- Projection goes up from pre-COVID-19 projection of 56.4%
- Largest increases expected in oil-exporting countries
- Govt revenue in 2020 is expected to fall by about 2.3 percentage points
Harare- Sub-Saharan Africa’s public debt is projected to increase to 65% of GDP by the end of 2020 following the relaxation of fiscal stances in response to the COVID-19 pandemic.
A report by the International Monetary Fund (IMF) states that the pandemic is driving a resumption of rapid debt increases in the region as the public debt is expected to rise from a pre-COVID-19 projection of 56.4% with the largest increases being expected in oil-exporting countries.
The institution said after the Heavily Indebted Poor Countries and Multilateral Debt Relief initiatives, public debt declined significantly in sub-Saharan African countries until the end of the 2000s and countries in the region took advantage of the fiscal space generated by these initiatives.
“…public debt rose from about 35 percent of GDP in the early 2010s to about 55 percent of GDP in the mid-2010s”.
Debt broadly stabilised thereafter and was expected to start declining in 2020 as several countries were embarking on fiscal consolidation but the COVID-19 pandemic hit and as a result, countries needed to respond by relaxing their fiscal stance.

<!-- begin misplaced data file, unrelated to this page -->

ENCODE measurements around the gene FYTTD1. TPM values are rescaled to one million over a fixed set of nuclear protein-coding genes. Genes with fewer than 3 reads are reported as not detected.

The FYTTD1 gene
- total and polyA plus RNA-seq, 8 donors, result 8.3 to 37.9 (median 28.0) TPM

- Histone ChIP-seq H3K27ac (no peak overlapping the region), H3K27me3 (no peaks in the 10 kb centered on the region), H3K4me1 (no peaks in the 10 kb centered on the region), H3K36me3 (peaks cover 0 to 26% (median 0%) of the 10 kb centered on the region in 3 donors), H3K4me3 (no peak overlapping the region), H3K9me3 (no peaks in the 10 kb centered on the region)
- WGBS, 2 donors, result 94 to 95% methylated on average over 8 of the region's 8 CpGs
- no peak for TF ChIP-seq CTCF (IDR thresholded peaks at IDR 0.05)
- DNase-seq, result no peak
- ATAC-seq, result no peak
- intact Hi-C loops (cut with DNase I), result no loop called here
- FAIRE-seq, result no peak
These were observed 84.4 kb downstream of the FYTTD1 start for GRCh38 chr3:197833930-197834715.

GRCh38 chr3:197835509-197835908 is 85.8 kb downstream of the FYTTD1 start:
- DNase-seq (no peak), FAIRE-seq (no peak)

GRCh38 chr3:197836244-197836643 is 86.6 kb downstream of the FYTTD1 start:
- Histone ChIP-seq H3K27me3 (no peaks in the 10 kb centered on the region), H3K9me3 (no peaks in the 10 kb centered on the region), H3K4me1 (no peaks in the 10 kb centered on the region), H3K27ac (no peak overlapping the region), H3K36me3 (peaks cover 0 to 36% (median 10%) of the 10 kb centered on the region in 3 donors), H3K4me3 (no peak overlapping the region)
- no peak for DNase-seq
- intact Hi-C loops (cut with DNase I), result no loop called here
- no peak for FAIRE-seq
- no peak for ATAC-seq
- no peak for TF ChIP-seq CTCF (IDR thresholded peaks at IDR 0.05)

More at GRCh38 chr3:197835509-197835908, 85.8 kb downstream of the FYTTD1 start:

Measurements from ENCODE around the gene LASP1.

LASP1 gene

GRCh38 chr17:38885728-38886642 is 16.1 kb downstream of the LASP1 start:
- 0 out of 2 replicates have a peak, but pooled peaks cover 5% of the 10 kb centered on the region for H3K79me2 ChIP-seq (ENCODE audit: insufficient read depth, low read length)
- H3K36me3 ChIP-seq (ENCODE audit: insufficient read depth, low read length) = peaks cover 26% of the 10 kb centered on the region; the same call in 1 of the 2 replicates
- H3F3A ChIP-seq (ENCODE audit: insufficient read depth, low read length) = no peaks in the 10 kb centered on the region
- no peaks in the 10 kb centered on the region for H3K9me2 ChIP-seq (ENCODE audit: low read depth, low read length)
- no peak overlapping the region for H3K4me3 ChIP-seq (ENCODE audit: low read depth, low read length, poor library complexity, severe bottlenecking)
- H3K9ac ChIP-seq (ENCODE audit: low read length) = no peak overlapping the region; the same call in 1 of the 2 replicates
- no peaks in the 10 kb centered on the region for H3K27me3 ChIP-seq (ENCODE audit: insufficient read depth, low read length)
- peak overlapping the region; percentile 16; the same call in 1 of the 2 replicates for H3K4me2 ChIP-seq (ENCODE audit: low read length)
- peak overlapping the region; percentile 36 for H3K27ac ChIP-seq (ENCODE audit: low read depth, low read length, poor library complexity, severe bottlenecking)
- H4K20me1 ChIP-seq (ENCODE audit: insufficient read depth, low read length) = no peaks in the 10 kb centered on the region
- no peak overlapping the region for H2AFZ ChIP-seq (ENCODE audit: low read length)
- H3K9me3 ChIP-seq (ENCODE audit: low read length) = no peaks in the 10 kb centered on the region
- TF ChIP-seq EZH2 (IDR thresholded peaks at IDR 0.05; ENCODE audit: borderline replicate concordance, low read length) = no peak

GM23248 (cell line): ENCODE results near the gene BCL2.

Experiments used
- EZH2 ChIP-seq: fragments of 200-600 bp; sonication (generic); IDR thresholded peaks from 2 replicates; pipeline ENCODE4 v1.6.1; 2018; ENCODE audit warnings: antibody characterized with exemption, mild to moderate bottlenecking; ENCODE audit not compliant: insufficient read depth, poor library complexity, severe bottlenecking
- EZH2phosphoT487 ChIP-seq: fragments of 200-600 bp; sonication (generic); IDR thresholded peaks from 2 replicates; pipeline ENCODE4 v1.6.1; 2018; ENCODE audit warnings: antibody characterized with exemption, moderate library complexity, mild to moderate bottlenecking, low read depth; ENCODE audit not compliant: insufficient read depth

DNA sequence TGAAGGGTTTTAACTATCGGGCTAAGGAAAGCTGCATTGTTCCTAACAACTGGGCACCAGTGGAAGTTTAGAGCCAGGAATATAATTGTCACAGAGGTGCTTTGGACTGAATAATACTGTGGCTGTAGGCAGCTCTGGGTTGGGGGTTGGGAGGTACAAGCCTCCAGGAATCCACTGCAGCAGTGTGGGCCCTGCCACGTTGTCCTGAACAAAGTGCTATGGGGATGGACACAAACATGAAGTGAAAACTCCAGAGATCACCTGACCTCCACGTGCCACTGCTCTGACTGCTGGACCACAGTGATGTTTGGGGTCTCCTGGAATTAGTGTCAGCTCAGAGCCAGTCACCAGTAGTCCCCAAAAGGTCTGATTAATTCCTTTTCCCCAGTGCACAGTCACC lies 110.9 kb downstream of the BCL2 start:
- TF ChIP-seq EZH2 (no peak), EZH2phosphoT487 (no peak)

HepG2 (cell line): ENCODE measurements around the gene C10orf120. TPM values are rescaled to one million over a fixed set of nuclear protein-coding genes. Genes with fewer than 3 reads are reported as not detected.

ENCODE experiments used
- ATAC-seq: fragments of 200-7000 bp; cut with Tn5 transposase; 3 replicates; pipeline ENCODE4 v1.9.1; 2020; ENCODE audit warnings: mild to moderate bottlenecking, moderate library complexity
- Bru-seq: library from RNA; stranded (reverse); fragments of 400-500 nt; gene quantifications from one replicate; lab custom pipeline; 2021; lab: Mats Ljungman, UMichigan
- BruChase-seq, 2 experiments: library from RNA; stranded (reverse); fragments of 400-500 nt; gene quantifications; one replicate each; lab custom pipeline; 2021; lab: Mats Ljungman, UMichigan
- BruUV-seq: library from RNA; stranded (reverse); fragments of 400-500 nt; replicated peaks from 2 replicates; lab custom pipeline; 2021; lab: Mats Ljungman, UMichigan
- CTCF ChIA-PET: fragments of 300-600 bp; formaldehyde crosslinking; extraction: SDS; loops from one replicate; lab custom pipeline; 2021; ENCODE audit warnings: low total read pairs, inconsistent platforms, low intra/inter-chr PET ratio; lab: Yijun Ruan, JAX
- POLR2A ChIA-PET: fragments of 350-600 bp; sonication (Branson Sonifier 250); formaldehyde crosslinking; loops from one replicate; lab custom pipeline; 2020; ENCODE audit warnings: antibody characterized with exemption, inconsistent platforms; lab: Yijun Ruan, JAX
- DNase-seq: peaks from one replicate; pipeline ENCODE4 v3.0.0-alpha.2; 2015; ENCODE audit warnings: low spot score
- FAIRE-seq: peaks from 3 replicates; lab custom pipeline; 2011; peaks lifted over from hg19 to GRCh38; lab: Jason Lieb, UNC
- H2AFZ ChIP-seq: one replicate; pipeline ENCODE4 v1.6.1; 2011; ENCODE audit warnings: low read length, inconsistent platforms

IMF added that the capacity of countries in the region to support their debt burdens in increasingly strained.
Furthermore, because of weaker economic activity and governments’ support to the private sector in the COVID-19 context, government revenue in 2020 is expected to fall below pre-COVID-19 projections by about 2.3 percentage points of GDP.
“The combined effects of this revenue shortfall and the higher debt service are pushing up the debt-service-to-revenue ratio from about 22 percent under pre-COVID-19 projections to about 27 percent under current projections”, IMF said.
Meanwhile, the IMF said its estimates suggest that the sub-Saharan Africa faces a funding shortfall from 2020-23 with external needs of about $890 billion.
In a bid to help cover a portion of the region’s needs and to catalyze additional support from the international community, its Rapid Credit Facility and the Rapid Financing Instrument under which it has extended loans has increased access in the context of existing arrangements and granted debt service relief for its most vulnerable members through the Catastrophe Containment and Relief Trust (CCRT) will be extended to 2021.
As of the end of September 2020, the IMF has provided about $16 billion in support to the sub-Saharan region for emergency assistance and CCRT debt service relief over the course of the previous six months.
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